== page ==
The next Congress’s Speaker could easily replace Miller with another woman because the Administration slot is selected by the Speaker. But chairing the low-profile panel, which runs day-to-day operations of the House, isn’t exactly a powerful or coveted job.
The Speaker also handpicks the chairmen of the Rules, Ethics and Intelligence committees, so those could be opportunities as well. Republicans, however, may want some continuity at those panels: Rep. Pete Sessions (Texas) took over Rules in 2013, while Reps. Charlie Dent (Pa.) and Devin Nunes (Calif.) are brand-new chairmen at the Ethics and Intelligence panels, respectfully.
Chairmen of other prized committees — including Appropriations, Armed Services, Judiciary and Ways and Means — are chosen by the Steering Committee, which is largely made up of Boehner, Majority Leader Kevin McCarthy (R-Calif.), Majority Whip Steve Scalise (R-La.) and their allies. The 28-member panel relies on seniority, but it doesn’t always pick the most senior member of a particular panel.
Here’s the shortlist of Republican women who could win a gavel in the 115th Congress:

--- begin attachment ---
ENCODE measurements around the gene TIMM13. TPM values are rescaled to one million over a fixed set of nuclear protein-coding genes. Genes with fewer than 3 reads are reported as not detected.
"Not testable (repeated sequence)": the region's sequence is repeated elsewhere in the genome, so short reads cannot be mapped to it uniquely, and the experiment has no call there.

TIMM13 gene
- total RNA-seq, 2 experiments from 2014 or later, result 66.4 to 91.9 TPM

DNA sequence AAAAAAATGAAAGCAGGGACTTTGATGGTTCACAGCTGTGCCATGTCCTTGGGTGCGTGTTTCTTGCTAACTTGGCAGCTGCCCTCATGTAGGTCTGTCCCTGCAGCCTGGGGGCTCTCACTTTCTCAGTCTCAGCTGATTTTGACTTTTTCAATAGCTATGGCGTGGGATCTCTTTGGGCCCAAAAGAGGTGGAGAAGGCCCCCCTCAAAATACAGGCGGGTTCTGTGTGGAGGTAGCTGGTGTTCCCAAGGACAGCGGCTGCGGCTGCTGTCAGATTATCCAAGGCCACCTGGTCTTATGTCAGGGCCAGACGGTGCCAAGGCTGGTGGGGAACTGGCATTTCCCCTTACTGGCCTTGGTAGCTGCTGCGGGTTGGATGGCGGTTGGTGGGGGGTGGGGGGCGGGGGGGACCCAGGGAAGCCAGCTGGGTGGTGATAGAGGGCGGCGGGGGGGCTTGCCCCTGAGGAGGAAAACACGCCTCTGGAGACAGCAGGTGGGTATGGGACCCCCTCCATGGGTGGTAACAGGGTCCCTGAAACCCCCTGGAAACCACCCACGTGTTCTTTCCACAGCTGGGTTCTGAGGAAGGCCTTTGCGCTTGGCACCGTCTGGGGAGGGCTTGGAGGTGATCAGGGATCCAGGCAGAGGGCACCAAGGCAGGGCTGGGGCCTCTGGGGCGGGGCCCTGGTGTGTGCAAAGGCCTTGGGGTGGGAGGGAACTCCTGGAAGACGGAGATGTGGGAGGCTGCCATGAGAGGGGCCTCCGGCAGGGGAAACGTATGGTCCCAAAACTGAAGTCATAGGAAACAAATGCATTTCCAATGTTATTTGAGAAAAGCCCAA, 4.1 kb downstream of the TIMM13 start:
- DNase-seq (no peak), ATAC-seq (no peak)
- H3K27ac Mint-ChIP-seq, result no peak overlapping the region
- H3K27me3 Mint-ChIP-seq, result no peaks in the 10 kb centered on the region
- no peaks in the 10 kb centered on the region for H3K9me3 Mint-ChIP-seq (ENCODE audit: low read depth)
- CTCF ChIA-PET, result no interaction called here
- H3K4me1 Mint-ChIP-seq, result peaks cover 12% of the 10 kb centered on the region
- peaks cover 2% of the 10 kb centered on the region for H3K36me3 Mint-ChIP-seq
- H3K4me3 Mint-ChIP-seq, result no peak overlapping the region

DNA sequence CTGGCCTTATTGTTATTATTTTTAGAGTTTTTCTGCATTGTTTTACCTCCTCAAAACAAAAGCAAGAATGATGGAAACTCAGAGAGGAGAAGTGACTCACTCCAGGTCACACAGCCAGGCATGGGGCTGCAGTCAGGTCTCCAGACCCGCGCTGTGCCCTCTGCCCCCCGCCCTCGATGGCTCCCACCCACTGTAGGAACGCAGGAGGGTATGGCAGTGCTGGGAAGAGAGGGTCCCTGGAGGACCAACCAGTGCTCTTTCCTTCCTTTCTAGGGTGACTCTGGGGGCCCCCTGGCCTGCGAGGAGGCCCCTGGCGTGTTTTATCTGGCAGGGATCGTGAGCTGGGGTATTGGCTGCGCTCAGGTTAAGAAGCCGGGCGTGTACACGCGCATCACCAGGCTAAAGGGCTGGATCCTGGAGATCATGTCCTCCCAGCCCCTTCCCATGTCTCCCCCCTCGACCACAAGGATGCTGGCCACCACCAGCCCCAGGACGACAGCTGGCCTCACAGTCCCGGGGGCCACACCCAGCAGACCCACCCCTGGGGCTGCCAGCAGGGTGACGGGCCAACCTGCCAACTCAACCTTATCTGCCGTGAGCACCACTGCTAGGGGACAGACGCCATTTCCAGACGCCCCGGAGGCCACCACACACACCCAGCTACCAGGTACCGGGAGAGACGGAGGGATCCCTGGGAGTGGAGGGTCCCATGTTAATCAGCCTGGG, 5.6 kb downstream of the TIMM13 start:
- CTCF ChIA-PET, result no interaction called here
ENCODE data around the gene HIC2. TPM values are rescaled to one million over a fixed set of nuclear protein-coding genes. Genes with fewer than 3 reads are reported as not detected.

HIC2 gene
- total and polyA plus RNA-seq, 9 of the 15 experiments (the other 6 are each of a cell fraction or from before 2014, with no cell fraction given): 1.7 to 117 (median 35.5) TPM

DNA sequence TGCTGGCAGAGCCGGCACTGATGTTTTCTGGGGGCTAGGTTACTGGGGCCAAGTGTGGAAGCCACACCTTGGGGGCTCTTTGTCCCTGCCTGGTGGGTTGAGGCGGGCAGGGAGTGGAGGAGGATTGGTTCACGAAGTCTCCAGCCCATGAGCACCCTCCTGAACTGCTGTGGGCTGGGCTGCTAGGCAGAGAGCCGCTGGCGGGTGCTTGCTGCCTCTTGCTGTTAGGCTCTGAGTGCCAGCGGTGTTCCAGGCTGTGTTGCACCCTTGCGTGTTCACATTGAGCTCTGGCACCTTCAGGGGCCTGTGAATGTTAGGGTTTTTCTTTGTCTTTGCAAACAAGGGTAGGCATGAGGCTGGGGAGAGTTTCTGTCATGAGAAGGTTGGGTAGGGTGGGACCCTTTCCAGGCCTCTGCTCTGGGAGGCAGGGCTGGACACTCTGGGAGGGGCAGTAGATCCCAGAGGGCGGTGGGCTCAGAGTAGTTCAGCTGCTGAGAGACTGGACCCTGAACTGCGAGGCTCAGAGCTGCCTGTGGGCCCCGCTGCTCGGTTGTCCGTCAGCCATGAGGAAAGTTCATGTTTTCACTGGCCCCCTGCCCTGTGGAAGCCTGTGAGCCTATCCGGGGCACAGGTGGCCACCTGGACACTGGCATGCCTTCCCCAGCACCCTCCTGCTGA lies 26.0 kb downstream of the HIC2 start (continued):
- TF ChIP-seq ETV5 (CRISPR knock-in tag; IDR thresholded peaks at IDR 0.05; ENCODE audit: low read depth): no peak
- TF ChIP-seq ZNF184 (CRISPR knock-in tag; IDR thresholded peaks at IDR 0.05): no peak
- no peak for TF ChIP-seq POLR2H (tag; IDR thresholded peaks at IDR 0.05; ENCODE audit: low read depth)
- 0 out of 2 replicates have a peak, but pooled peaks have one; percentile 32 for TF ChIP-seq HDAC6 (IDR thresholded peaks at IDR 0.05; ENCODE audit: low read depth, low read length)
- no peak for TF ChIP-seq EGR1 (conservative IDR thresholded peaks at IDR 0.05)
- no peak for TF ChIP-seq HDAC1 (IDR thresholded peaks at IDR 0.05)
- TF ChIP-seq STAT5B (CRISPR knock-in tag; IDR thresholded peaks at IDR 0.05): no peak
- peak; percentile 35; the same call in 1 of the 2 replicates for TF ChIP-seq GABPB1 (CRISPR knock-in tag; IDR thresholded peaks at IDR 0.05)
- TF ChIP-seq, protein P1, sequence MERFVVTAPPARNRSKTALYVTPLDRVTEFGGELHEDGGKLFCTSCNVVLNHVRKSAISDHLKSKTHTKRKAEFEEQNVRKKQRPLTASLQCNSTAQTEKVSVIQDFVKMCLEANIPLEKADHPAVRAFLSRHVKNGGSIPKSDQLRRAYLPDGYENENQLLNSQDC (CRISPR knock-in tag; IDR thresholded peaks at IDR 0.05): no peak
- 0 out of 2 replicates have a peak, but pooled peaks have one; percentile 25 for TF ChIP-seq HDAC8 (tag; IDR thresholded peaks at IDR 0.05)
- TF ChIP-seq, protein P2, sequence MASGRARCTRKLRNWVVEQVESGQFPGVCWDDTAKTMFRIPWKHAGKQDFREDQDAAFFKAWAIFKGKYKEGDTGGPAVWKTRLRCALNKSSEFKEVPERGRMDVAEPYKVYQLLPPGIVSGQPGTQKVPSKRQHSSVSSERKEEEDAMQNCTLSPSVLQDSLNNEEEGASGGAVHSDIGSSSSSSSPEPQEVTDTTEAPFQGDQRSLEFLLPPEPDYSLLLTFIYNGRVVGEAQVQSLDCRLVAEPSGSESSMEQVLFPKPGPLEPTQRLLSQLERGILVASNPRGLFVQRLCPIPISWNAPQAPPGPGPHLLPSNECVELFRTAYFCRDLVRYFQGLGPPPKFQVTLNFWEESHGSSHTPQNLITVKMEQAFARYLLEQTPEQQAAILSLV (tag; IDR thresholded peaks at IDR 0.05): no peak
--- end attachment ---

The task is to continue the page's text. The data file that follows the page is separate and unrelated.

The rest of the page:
• Rep. Ileana Ros-Lehtinen (Fla.) is the most senior female House Republican and the fifth most senior among all House women, arriving on Capitol Hill in 1989. But the Cuban-American already had a turn as chairwoman of the House Foreign Affairs Committee in the 112th Congress.
• Rep. Kay Granger (Texas) is a senior appropriator who chairs the House Appropriations subcommittee overseeing the State Department and foreign aid. She also led a working group to address the influx of child migrants crossing the southern border last summer.
Granger is known for her close attention to detail, reviewing appropriations measures from her subcommittee line by line. She isn’t overtly partisan and is respected by members on both sides of the aisle.
It’s possible she could leapfrog two other male colleagues on the committee to succeed Appropriations Committee Chairman Hal Rogers (R-Ky.), who is term limited in 2016. But she would need the backing of the Steering Committee.